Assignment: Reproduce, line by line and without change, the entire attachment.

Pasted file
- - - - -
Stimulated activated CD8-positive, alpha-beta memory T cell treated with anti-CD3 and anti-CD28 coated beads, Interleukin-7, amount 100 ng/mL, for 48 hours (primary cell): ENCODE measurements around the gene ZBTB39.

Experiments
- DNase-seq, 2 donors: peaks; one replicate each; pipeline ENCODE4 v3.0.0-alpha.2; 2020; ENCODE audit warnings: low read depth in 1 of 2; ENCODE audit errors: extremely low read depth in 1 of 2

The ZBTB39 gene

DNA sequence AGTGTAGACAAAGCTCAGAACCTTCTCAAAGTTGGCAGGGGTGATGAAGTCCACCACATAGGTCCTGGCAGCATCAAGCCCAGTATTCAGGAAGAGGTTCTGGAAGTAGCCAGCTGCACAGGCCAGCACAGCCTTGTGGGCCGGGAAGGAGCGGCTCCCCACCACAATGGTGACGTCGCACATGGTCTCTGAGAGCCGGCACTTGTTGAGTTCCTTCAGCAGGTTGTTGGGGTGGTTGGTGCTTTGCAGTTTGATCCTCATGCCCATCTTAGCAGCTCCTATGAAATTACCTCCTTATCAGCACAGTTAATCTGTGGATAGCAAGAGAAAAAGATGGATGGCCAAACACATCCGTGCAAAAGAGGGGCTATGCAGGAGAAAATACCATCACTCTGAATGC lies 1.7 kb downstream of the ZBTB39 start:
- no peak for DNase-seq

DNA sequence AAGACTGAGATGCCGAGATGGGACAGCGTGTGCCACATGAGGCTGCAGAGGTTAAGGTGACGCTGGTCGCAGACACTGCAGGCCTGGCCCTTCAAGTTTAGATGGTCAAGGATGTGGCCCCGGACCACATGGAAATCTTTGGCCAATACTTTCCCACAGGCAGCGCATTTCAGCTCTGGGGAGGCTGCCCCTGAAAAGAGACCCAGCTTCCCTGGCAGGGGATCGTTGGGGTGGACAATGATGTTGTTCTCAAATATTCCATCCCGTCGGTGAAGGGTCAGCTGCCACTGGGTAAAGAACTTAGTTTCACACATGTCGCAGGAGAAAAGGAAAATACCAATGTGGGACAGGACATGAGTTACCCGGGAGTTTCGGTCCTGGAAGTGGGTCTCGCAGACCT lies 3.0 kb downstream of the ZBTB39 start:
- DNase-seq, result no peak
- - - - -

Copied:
Stimulated activated CD8-positive, alpha-beta memory T cell treated with anti-CD3 and anti-CD28 coated beads, Interleukin-7, amount 100 ng/mL, for 48 hours (primary cell): ENCODE measurements around the gene ZBTB39.

Experiments
- DNase-seq, 2 donors: peaks; one replicate each; pipeline ENCODE4 v3.0.0-alpha.2; 2020; ENCODE audit warnings: low read depth in 1 of 2; ENCODE audit errors: extremely low read depth in 1 of 2

The ZBTB39 gene

DNA sequence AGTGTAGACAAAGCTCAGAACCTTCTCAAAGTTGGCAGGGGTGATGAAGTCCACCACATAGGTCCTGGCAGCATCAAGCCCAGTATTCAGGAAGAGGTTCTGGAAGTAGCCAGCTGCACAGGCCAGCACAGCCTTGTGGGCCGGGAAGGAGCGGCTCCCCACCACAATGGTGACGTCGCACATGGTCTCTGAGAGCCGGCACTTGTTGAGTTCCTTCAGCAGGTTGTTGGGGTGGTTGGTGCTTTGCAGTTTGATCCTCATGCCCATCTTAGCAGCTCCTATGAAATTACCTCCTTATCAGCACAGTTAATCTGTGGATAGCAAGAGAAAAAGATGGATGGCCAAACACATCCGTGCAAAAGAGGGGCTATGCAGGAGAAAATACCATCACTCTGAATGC lies 1.7 kb downstream of the ZBTB39 start:
- no peak for DNase-seq

DNA sequence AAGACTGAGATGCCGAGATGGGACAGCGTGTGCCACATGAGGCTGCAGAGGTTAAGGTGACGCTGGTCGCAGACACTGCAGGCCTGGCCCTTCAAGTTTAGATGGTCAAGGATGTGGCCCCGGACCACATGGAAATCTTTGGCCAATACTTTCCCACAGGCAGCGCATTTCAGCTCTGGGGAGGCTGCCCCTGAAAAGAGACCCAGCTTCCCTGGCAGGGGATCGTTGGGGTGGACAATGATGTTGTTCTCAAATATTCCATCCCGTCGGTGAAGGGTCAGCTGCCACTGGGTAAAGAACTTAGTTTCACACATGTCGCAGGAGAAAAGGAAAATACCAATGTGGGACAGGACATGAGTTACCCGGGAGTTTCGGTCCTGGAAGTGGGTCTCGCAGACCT lies 3.0 kb downstream of the ZBTB39 start:
- DNase-seq, result no peak